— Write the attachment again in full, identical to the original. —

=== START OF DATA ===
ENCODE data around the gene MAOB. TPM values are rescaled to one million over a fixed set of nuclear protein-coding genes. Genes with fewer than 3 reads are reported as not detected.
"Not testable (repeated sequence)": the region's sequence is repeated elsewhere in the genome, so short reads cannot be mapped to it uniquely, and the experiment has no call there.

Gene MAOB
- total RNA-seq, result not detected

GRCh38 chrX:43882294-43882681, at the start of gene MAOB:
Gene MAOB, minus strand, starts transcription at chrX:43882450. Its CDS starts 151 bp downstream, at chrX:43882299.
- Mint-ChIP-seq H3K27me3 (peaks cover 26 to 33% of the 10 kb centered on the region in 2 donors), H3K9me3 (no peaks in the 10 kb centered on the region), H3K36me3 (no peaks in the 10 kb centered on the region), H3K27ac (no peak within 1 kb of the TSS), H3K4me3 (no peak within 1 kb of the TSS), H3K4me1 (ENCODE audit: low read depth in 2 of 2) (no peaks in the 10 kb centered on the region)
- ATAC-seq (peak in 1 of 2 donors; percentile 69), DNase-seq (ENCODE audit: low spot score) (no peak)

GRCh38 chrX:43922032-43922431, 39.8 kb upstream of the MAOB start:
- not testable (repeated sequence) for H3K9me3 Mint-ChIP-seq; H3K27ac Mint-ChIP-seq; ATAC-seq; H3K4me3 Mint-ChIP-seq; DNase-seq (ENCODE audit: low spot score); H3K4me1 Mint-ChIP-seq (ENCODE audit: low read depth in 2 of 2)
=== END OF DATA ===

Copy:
ENCODE data around the gene MAOB. TPM values are rescaled to one million over a fixed set of nuclear protein-coding genes. Genes with fewer than 3 reads are reported as not detected.
"Not testable (repeated sequence)": the region's sequence is repeated elsewhere in the genome, so short reads cannot be mapped to it uniquely, and the experiment has no call there.

Gene MAOB
- total RNA-seq, result not detected

GRCh38 chrX:43882294-43882681, at the start of gene MAOB:
Gene MAOB, minus strand, starts transcription at chrX:43882450. Its CDS starts 151 bp downstream, at chrX:43882299.
- Mint-ChIP-seq H3K27me3 (peaks cover 26 to 33% of the 10 kb centered on the region in 2 donors), H3K9me3 (no peaks in the 10 kb centered on the region), H3K36me3 (no peaks in the 10 kb centered on the region), H3K27ac (no peak within 1 kb of the TSS), H3K4me3 (no peak within 1 kb of the TSS), H3K4me1 (ENCODE audit: low read depth in 2 of 2) (no peaks in the 10 kb centered on the region)
- ATAC-seq (peak in 1 of 2 donors; percentile 69), DNase-seq (ENCODE audit: low spot score) (no peak)

GRCh38 chrX:43922032-43922431, 39.8 kb upstream of the MAOB start:
- not testable (repeated sequence) for H3K9me3 Mint-ChIP-seq; H3K27ac Mint-ChIP-seq; ATAC-seq; H3K4me3 Mint-ChIP-seq; DNase-seq (ENCODE audit: low spot score); H3K4me1 Mint-ChIP-seq (ENCODE audit: low read depth in 2 of 2)